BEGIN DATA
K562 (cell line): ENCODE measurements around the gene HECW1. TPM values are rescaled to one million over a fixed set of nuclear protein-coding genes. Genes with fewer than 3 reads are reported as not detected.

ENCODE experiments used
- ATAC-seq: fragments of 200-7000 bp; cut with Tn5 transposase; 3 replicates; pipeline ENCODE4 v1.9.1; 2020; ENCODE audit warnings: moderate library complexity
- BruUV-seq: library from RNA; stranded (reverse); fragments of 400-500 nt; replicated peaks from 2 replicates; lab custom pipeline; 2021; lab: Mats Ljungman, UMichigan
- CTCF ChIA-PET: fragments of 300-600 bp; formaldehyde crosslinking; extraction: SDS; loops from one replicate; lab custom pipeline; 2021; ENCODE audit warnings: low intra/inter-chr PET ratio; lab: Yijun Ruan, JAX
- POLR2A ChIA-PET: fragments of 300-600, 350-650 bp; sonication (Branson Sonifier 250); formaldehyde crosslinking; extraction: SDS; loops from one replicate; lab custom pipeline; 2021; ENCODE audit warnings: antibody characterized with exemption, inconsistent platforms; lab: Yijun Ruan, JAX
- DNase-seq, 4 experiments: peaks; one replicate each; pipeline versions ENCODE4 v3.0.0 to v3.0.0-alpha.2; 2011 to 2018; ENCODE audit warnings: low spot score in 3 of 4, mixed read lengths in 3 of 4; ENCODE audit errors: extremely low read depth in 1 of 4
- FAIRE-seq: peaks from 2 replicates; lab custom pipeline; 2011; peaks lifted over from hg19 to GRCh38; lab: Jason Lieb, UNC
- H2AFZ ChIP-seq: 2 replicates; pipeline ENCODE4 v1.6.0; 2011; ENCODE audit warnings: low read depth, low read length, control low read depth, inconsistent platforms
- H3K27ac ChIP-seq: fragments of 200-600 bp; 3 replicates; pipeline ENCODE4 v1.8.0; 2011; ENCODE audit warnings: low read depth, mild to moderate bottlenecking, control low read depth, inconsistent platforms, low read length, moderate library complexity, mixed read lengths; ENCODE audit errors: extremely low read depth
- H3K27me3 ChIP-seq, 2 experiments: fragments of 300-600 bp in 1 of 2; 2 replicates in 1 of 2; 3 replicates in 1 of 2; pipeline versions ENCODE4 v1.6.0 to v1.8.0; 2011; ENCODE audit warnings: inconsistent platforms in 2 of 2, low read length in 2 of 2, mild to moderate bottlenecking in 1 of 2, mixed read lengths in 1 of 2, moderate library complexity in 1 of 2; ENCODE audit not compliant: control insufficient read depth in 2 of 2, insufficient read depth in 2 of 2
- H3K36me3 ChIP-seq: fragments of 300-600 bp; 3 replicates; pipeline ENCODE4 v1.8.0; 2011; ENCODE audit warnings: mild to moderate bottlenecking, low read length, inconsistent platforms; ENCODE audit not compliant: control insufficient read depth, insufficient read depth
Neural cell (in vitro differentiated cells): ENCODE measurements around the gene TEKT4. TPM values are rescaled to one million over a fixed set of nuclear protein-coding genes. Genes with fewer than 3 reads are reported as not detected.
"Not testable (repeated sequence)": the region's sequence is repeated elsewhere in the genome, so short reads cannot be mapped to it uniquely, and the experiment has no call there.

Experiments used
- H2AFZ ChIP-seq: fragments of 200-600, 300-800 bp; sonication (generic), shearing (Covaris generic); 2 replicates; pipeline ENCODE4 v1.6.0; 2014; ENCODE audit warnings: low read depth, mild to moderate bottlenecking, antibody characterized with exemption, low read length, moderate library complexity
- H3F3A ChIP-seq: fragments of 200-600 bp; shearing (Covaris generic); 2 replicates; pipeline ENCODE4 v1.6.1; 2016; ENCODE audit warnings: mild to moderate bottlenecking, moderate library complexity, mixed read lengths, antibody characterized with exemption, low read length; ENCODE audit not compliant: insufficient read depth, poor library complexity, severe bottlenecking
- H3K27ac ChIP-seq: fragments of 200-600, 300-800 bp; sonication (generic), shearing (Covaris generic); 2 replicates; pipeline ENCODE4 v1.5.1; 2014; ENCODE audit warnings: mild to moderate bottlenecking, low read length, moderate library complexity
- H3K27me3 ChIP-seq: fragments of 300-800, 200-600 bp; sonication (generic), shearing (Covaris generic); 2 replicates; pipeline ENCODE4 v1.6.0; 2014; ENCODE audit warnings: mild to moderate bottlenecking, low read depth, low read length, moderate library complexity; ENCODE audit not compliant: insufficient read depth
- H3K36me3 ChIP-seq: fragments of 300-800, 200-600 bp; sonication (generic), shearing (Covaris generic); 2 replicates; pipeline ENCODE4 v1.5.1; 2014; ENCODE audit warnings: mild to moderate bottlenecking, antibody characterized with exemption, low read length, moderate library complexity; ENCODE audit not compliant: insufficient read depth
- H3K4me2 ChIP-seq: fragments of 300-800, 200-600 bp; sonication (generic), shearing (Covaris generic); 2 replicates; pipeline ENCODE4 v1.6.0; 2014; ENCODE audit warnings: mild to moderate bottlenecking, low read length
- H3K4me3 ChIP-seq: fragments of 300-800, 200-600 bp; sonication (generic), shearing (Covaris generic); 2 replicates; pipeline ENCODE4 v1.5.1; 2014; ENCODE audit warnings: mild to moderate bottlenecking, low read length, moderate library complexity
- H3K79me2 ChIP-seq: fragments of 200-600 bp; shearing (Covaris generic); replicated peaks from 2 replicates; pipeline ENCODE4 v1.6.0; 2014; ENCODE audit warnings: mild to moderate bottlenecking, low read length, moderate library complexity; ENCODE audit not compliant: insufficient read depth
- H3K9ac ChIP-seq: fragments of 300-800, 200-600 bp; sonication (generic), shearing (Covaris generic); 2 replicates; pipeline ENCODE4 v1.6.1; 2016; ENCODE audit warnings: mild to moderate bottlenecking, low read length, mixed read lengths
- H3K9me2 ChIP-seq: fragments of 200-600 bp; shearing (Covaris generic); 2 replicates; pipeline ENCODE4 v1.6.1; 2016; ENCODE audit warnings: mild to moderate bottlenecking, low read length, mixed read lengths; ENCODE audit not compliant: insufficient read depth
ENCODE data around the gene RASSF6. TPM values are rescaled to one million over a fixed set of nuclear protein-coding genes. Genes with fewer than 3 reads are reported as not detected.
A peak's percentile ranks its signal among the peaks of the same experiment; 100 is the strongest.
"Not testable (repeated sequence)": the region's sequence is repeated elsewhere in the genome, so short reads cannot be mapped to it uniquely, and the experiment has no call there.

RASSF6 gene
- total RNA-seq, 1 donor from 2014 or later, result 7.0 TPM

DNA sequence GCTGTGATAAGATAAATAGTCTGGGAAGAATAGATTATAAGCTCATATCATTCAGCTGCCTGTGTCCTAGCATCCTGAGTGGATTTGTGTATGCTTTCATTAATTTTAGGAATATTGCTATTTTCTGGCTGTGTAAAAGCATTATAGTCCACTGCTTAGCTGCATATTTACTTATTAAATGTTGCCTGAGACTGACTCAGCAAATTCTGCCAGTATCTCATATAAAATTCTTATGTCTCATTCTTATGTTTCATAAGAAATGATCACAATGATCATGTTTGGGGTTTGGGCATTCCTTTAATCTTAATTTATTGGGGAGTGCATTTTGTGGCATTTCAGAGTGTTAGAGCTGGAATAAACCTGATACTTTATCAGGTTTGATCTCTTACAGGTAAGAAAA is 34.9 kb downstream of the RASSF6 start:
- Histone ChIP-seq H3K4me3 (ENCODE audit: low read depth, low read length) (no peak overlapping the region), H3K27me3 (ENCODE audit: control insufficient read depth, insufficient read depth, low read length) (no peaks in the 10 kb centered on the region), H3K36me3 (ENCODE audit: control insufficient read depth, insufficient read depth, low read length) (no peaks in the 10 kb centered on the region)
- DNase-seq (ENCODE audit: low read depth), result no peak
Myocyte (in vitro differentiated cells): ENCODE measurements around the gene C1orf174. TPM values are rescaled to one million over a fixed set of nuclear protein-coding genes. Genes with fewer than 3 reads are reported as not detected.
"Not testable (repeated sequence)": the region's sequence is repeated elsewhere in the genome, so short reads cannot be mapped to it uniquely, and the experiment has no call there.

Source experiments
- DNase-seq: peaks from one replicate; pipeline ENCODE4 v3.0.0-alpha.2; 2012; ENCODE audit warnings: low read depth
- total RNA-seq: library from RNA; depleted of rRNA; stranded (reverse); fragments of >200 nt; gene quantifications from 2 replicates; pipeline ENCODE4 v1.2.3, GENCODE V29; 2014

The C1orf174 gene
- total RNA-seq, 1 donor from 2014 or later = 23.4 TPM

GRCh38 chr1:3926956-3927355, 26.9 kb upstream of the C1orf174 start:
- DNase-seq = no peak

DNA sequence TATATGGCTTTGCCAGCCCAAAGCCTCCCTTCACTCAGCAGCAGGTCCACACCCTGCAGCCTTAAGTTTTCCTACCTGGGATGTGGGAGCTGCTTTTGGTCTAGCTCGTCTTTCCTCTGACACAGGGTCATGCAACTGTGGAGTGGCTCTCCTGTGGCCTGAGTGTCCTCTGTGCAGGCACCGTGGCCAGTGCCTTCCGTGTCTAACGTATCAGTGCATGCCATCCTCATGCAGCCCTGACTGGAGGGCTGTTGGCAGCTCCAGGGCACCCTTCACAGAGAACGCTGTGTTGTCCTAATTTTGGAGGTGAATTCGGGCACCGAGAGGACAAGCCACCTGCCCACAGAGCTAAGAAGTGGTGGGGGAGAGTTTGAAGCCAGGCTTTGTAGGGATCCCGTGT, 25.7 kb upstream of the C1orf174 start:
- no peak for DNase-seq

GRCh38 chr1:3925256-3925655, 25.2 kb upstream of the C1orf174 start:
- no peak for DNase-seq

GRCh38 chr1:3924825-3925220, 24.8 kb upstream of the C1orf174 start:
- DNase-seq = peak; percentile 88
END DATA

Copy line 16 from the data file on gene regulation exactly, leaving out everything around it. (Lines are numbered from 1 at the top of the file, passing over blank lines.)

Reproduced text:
- H2AFZ ChIP-seq: fragments of 200-600, 300-800 bp; sonication (generic), shearing (Covaris generic); 2 replicates; pipeline ENCODE4 v1.6.0; 2014; ENCODE audit warnings: low read depth, mild to moderate bottlenecking, antibody characterized with exemption, low read length, moderate library complexity